DOI: 10.1177/00420980231201549 ISSN: 0042-0980

Creating the spectacular city in everyday life: A governance analysis of urban public space in China

Ryanne Flock
  • Urban Studies
  • Environmental Science (miscellaneous)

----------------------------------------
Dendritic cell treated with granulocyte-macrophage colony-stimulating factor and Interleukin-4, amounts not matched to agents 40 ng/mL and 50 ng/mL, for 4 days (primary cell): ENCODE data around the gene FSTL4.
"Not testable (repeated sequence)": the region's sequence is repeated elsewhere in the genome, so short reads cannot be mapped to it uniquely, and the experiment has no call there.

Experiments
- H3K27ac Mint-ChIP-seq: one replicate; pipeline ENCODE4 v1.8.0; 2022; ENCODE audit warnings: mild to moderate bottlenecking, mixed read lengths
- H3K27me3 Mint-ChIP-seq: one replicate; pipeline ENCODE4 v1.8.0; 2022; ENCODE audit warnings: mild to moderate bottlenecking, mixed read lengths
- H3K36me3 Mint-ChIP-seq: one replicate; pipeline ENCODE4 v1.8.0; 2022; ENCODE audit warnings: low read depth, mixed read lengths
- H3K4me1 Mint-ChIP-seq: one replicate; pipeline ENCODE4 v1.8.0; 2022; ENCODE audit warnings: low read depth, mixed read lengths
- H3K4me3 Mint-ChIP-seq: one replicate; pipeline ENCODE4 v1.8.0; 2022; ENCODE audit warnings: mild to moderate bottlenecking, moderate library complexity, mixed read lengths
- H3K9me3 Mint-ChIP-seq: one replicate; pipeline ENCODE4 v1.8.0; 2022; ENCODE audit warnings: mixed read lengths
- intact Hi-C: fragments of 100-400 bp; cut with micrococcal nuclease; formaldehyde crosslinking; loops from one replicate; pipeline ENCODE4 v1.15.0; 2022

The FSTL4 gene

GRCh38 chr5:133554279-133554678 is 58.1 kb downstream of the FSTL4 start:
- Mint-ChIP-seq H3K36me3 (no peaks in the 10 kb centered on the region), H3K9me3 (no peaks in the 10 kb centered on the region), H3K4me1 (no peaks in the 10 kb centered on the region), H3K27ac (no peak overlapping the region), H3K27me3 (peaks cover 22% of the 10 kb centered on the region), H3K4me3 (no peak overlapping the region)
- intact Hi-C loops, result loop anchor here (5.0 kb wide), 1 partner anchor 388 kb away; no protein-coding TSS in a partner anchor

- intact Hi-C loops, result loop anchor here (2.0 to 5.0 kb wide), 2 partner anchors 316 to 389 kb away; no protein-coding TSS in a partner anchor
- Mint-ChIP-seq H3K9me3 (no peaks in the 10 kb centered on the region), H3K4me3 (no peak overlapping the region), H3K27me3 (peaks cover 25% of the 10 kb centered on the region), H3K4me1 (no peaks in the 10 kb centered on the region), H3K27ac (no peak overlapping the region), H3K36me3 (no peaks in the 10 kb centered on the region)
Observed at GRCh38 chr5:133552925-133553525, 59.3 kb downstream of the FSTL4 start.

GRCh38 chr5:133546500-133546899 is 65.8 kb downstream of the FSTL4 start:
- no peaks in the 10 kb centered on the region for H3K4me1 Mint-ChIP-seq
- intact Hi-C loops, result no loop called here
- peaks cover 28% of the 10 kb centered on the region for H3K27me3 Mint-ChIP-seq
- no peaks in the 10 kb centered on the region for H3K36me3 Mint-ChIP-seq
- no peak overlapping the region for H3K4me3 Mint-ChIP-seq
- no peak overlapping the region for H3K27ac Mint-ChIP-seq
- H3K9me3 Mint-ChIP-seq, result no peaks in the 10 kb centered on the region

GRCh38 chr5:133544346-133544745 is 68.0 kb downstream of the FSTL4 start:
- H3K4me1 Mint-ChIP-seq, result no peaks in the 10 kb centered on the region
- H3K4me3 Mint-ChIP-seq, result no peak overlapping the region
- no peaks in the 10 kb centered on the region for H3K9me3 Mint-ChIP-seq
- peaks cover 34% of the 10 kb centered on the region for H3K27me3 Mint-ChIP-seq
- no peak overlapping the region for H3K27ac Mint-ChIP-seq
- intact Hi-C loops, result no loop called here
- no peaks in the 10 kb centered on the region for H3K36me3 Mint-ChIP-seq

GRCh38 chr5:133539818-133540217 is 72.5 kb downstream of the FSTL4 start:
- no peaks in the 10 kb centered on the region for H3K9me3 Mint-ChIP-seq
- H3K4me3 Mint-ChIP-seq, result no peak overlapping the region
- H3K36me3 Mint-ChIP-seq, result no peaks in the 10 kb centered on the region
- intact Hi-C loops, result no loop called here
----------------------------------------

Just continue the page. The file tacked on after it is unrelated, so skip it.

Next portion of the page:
Chinese cities are making a name for themselves through what Guthman calls an ‘accumulation by spectacle’. Studies elucidate the fast change of the urban fabric and the interconnection of commercial profits with pro-state propaganda during mega-events. The spectacle appears as a once-in-lifetime chance for a city, orchestrated during a specific time and in purpose-built venues. This article, however, argues that efforts of spectacularisation expand to everyday life. I take the marginalisation of the urban poor in Guangzhou, that is, street vendors and beggars, as a starting point to understand governmental ideals, strategies and patterns of controlling public space. The data is based on fieldwork, government documents, yearbooks and newspapers. Engaging in the discussion on what Debord termed the ‘society of the spectacle’, I explain how urban management concentrates on areas serving (1) tourism and commerce, (2) memorial politics, (3) government relations and (4) transport and traffic; and follows the pulse of (1) annual events and seasonal holidays, (2) recurring political dates, (3) exceptional mega-events and (4) regular urban development campaigns. These zones and periods of increased control intertwine and culminate in an ‘ideal’ public space excluding poverty and other elements contesting the city’s success images.

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